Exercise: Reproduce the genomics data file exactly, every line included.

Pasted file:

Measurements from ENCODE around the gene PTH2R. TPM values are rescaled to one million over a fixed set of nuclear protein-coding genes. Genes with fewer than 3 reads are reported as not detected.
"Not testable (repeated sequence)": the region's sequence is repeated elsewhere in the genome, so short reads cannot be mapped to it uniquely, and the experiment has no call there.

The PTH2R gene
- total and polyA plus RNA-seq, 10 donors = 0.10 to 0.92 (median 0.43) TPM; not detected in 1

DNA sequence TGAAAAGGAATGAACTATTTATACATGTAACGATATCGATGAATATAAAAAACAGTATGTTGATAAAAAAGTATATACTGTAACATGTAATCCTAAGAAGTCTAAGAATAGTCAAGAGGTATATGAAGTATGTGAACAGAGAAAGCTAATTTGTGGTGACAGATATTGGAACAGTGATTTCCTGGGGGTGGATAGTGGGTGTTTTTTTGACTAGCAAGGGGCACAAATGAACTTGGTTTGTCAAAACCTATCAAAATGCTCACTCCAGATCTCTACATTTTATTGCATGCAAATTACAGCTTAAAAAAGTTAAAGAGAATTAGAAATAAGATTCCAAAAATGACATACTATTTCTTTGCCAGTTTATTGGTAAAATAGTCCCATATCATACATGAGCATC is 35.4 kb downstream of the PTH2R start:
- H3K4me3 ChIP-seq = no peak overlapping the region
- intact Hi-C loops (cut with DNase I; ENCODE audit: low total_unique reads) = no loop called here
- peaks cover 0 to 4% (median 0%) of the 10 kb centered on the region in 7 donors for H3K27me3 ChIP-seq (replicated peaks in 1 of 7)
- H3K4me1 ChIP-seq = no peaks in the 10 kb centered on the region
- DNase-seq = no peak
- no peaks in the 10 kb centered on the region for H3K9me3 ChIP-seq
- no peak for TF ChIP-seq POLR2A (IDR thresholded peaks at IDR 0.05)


Measurements from ENCODE around the gene PTH2R. TPM values are rescaled to one million over a fixed set of nuclear protein-coding genes. Genes with fewer than 3 reads are reported as not detected.
"Not testable (repeated sequence)": the region's sequence is repeated elsewhere in the genome, so short reads cannot be mapped to it uniquely, and the experiment has no call there.

The PTH2R gene
- total and polyA plus RNA-seq, 10 donors = 0.10 to 0.92 (median 0.43) TPM; not detected in 1

DNA sequence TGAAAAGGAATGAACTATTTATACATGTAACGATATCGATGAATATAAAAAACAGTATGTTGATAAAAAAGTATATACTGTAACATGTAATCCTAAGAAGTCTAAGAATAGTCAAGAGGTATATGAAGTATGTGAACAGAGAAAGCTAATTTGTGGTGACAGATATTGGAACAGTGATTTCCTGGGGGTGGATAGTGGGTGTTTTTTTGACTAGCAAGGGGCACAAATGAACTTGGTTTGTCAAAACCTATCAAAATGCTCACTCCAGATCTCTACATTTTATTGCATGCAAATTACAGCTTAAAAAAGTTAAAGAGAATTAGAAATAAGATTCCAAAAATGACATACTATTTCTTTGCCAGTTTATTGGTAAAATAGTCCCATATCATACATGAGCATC is 35.4 kb downstream of the PTH2R start:
- H3K4me3 ChIP-seq = no peak overlapping the region
- intact Hi-C loops (cut with DNase I; ENCODE audit: low total_unique reads) = no loop called here
- peaks cover 0 to 4% (median 0%) of the 10 kb centered on the region in 7 donors for H3K27me3 ChIP-seq (replicated peaks in 1 of 7)
- H3K4me1 ChIP-seq = no peaks in the 10 kb centered on the region
- DNase-seq = no peak
- no peaks in the 10 kb centered on the region for H3K9me3 ChIP-seq
- no peak for TF ChIP-seq POLR2A (IDR thresholded peaks at IDR 0.05)